BILOXI, MS (WLOX) - They call themselves the 'silent majority,' but they chanted their demands Tuesday morning.
"There's a lot of people, but their stories only get silenced. We come to share the stories, the struggles," said Mimi-Cristien Nguyen, conference organizer.
With Biloxi's Back Bay as the backdrop, about 100 Vietnamese-American fishermen from Mississippi, Louisiana and Alabama spoke of the hardships they're facing because of the oil spill in the Gulf.
"We are suffering exactly the same as the people in Louisiana because that's where we work," said Tuyet Nguyen, a Pass Christian shrimper.
"I don't think I have a future in fishing," said Chinh Nguyen of New Orleans. "Now that I can't work, I don't know what to do with my boat."
Young people whose parents have worked for decades on the water also spoke out about their families' uncertain future.
"This is the only thing they know how to live off of is from the sea, and who knows how long they're able to go out there now. So right now, we need some kind of job security," said Tony Cao of Ocean Springs.
The fishermen want BP and the federal government to create long-term jobs and provide trained interpreters to help them wade through the paperwork.
"These fisherfolk, their main interpreters are their children. But in times like these, a lot of things get lost in translation. Many things are misunderstood," said Ann Dinh, a representative of Vietnamese-American Young Leaders Association of New Orleans.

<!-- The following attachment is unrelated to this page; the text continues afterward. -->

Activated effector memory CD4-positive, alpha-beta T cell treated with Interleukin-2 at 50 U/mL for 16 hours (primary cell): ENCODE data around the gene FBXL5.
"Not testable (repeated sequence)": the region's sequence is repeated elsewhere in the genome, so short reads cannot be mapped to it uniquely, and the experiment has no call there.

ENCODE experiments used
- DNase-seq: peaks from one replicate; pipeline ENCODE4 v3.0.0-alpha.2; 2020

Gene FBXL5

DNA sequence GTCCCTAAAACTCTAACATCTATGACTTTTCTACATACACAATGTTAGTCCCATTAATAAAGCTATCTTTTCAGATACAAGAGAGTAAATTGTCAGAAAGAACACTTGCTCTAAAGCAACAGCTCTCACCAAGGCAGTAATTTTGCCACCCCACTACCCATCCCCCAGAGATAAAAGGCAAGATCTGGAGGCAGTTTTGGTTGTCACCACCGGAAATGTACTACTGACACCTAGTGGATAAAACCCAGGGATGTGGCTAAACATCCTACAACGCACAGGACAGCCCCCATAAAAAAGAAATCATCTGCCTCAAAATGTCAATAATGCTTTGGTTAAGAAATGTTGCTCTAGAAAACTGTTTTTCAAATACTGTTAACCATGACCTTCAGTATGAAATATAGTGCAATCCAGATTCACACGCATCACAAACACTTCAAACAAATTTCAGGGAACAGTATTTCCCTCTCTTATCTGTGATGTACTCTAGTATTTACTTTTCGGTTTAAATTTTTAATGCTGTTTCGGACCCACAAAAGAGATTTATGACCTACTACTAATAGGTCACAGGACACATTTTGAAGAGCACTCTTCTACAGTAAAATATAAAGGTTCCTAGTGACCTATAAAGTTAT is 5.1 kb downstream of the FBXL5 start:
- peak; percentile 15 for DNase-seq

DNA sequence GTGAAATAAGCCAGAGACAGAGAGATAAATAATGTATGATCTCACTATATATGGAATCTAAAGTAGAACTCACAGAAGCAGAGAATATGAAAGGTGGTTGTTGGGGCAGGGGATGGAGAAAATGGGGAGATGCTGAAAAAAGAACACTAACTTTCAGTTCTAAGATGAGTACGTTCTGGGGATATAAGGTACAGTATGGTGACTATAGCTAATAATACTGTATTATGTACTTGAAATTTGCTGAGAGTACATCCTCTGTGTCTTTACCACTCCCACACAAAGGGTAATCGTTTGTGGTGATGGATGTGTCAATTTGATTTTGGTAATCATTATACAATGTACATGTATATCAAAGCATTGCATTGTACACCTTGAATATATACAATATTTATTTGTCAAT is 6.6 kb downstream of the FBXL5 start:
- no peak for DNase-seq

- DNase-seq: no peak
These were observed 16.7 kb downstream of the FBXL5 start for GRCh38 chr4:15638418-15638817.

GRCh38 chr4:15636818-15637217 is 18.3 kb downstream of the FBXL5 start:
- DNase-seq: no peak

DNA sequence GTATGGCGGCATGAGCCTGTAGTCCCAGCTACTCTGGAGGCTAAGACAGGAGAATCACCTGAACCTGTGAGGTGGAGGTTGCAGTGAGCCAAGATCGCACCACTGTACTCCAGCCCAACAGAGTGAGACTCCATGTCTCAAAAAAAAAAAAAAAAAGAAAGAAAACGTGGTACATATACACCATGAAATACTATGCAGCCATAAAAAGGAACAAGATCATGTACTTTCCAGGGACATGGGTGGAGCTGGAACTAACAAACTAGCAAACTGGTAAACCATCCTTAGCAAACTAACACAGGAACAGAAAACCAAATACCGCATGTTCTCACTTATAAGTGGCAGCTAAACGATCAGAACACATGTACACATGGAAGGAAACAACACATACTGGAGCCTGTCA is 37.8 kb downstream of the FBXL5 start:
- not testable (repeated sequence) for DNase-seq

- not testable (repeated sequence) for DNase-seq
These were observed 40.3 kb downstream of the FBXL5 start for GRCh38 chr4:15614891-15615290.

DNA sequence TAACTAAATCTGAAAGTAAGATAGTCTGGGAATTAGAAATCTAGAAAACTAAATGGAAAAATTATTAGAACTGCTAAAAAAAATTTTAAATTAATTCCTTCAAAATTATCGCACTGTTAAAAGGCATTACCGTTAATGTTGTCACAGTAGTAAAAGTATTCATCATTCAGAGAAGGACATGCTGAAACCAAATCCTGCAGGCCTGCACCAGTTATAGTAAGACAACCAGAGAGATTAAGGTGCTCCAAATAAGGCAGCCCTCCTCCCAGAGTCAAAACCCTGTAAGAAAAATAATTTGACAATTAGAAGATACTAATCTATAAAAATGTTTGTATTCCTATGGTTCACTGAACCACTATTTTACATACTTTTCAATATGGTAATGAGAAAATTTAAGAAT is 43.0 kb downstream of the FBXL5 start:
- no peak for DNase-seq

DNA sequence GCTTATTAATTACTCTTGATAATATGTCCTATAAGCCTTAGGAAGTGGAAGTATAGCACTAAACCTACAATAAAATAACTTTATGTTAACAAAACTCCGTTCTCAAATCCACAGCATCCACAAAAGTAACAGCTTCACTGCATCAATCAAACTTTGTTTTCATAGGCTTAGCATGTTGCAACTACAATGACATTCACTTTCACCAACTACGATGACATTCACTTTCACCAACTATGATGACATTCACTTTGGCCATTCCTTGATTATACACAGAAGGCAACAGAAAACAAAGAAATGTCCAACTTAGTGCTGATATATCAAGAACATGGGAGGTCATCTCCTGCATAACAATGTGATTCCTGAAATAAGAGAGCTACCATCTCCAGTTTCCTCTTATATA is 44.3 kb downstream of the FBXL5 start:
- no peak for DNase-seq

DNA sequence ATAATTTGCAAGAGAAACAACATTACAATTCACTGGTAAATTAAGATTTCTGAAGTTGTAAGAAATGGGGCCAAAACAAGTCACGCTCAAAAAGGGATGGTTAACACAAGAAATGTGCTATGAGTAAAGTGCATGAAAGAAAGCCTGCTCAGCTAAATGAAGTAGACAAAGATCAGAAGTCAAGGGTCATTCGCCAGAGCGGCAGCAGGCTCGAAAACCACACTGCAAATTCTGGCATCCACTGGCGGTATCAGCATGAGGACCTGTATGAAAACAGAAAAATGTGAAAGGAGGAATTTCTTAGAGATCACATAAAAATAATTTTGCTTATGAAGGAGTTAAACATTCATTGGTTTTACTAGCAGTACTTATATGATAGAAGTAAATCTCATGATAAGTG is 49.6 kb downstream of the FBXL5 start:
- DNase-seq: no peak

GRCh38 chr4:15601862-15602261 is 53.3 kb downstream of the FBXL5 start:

"The livelihood they have now is gone, and they don't know their future. They don't know what lies ahead and the language barrier, them not being well educated enough to know the red tape, bureaucracy. It's just so hard," said Linda Nguyen of Ocean Springs.
They asked banks to grant fishermen loan deferments. They also requested financial assistance, full health coverage for fishermen who are cleaning up the crude and legal protection from attorneys who they say may want to profit from the fishermen.
"This is about everybody getting their fair share of what's owed to them because you didn't ask for this oil spill," said Bill Stallworth, Executive Director of Hope CDA.
"Eventually, the people's voice will overcome and if you don't hear it today, you're going to hear us in New Orleans. You're going to hear us in Florida, Bayou le Batre. We're going to keep going," said Mimi Nguyen.
Five organizations hosted the conference, including the Mississippi Coalition of Vietnamese-American Fisherfolk and Families. The Biloxi group was created in response to the oil spill.
Today, one third of all commercial seafood workers in the Gulf Coast are Vietnamese-American. In the Gulf, at least 80% of the Southeast Asian community depends on the seafood industry. Most can no longer work due to current Federal water closures.
For nearly 30 years, Gulf Coast Vietnamese Americans have thrived as commercial fishermen harvesting shrimp, crabs and oysters and processing seafood.
The fishing industry was a natural appeal for many Vietnamese refugees arriving in the US in the mid 1970s since these jobs did not require English proficiency.
It also became a pathway to realize the American dream by becoming successful entrepreneurs of the sea. Now, the entire seafood industry and this American dream is ruined indefinitely.